Finally, we compared the average temperatures measured with the different thermometers. For Subject 1, the smallest difference between the average values was 0.17 (represented by the difference between T4 and T3), while the greatest difference was 1.18 (i.e., between T1 and T2). For Subject 2, the smallest difference was 0.27 (represented by the difference between T1 and T4), and the greatest difference was 1.61 (i.e., between T1 and T2). For Subject 3, the smallest difference was 0.12 (represented by the difference between T2 and T3), and the greatest difference was 2.06 (i.e., between T1 and T2). Once again, these values show that the measurements obtained using a contactless infrared point-thermometer can be highly unreliable when the operator visually estimates the body–device distance.

3.3. Body—Device Angle Experiment: Results

Table A7, Table A8 and Table A9 provide the values in °C obtained by analysing the body temperatures of Subject 1, Subject 2, and Subject 3, respectively. The same values are also visually represented in the graphs in Figure 5. Notably, during this experiment, (a) the body–device angle was modified (i.e., by 0, 23, and 45 degrees) to assess the corresponding fluctuations in measurements; moreover, (b) we did not filter the data to show the de facto expected values, especially when a single measurement was acquired. Furthermore, we acquired measurements at angles that were not extremely sharp to simulate real-life scenarios (e.g., when the person to be assessed is a child). All values are in °C, except when specifically reported otherwise.
We evaluated the differences between the Max and Min values obtained for each device. For Subject 1, the Max–Min differences were 0.4 for T1, 0.6 for T2, 0.3 for T3, and 0.0 for T4; for Subject 2, 0.2 for T1, 1.3 for T2, 0.2 for T3, and 0.0 for T4; and for Subject 3, 0.3 for T1, 1.1 for T2, 0.1 for T3, and 0.1 for T4. These values show that, for half of the devices, the measurements acquired were highly sensitive to the angle of measurement. This was expected because maintaining the device at the same distance from the forehead while adjusting the z-position to acquire a measurement from the same part of the forehead at a wider angle of inclination creates a larger normal distance between the terminal point of the device and the surface of the forehead. Accordingly, the fluctuations in the measurements should logically be similar to those observed in the previous body–device distance experiment. Again, we compared the average temperatures measured with the different thermometers. For Subject 1, the differences were always lower than 0.2. However, the difference between T4 and T2 for Subject 2 was 0.86 and that for Subject 3 was 0.75, proving again that when the operator visually estimates the body–device angle, the measurements obtained may be unreliable.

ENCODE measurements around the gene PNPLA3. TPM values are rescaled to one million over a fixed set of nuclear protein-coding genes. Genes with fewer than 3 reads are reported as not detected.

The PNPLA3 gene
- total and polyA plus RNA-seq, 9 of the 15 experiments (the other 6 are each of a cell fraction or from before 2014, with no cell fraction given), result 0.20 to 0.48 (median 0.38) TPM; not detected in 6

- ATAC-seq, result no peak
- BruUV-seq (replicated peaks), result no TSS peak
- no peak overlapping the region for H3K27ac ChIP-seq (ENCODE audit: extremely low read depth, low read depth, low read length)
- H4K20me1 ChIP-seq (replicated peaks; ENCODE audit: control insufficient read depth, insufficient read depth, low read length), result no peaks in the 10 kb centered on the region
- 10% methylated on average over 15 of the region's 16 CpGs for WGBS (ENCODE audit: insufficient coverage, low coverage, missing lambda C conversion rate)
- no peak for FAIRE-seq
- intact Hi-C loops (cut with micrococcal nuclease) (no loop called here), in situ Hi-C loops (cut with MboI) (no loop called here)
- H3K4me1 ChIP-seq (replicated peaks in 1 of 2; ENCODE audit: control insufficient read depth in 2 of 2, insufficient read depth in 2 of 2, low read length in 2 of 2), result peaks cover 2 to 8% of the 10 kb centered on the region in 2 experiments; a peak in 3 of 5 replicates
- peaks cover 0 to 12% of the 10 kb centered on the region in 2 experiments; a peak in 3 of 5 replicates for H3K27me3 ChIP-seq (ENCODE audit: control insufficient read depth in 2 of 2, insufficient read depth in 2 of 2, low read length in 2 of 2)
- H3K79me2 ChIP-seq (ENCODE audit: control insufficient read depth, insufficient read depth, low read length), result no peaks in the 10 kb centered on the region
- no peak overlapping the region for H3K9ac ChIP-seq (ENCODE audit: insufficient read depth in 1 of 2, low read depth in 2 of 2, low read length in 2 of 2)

3.4. Light Influence Experiment: Results

Table A10, Table A11 and Table A12 provide the values in °C, which were obtained by analysing the body temperatures of Subject 1, Subject 2, and Subject 3, respectively. The same values are also visually represented in the graphs provided in Figure 6.
Notably, during this experiment: (a) the light conditions were modified to assess the corresponding fluctuations in measurements; moreover, (b) we did not filter the data to show the de facto expected values, especially when a single measurement was acquired. All values are in °C, except when specifically reported otherwise.